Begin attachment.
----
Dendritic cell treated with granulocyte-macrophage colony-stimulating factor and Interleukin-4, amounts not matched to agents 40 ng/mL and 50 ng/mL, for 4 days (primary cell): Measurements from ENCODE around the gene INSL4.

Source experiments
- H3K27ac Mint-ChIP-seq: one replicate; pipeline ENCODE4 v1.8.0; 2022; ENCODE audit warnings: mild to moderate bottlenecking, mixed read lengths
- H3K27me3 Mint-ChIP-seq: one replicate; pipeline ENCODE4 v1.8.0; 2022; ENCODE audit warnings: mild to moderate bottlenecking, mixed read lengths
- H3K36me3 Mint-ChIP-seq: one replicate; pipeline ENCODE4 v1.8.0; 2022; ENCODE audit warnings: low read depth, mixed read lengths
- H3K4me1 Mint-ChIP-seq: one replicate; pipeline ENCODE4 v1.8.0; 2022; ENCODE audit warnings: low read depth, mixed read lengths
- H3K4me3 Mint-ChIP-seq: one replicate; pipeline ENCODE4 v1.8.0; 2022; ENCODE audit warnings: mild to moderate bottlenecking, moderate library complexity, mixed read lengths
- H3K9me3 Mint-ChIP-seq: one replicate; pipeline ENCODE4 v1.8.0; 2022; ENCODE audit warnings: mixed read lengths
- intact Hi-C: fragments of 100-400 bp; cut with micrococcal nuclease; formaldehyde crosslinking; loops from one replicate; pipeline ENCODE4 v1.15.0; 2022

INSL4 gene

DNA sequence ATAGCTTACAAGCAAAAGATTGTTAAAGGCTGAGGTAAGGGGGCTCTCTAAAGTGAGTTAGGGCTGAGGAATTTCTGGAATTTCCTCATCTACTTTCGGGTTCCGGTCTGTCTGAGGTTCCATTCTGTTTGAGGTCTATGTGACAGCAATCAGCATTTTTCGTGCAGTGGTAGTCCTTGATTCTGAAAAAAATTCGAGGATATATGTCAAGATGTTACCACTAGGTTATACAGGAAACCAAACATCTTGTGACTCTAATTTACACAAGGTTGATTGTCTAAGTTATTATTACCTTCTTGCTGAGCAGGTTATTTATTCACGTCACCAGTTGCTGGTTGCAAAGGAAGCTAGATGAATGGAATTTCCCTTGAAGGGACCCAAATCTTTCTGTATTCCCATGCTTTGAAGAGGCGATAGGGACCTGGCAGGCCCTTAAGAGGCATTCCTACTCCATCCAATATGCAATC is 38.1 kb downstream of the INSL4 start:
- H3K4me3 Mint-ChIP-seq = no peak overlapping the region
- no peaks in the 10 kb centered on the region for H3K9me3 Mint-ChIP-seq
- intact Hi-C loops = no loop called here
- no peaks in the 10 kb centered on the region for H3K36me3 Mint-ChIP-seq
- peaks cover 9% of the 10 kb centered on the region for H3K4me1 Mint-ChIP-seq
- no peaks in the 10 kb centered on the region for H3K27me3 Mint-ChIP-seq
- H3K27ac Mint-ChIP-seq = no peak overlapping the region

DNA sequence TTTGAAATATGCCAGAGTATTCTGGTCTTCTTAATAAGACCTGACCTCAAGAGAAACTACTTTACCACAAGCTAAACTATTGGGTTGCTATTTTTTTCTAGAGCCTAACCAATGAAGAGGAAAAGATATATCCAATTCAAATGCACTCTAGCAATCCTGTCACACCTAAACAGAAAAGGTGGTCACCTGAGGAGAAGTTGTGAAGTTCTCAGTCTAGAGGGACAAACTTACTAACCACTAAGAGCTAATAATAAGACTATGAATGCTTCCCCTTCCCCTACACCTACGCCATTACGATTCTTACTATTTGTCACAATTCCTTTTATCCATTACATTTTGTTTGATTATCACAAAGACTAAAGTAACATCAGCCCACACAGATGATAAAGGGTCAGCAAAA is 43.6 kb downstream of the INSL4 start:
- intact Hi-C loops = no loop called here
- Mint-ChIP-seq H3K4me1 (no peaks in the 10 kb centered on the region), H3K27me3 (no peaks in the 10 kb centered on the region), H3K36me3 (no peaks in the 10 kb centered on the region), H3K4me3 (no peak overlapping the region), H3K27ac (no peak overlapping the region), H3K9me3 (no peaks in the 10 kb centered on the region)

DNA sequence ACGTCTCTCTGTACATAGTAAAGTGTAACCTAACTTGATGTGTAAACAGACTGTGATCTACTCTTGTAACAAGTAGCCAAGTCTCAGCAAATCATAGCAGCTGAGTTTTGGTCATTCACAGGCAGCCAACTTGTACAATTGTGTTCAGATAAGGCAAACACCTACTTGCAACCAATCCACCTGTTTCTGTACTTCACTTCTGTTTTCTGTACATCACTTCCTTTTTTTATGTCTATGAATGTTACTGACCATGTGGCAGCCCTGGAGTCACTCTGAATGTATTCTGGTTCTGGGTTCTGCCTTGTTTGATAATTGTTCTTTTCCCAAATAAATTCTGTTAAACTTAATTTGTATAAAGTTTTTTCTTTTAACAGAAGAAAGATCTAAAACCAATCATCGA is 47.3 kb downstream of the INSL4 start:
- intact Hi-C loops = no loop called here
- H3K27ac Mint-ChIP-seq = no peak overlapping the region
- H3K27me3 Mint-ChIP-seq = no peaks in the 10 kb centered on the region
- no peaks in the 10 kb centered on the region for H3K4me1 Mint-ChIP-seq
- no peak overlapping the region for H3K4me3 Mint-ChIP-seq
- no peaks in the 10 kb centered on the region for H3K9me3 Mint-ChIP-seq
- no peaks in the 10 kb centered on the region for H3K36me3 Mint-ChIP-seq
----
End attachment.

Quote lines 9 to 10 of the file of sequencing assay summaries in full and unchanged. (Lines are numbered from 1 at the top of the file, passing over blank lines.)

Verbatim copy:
- intact Hi-C: fragments of 100-400 bp; cut with micrococcal nuclease; formaldehyde crosslinking; loops from one replicate; pipeline ENCODE4 v1.15.0; 2022

INSL4 gene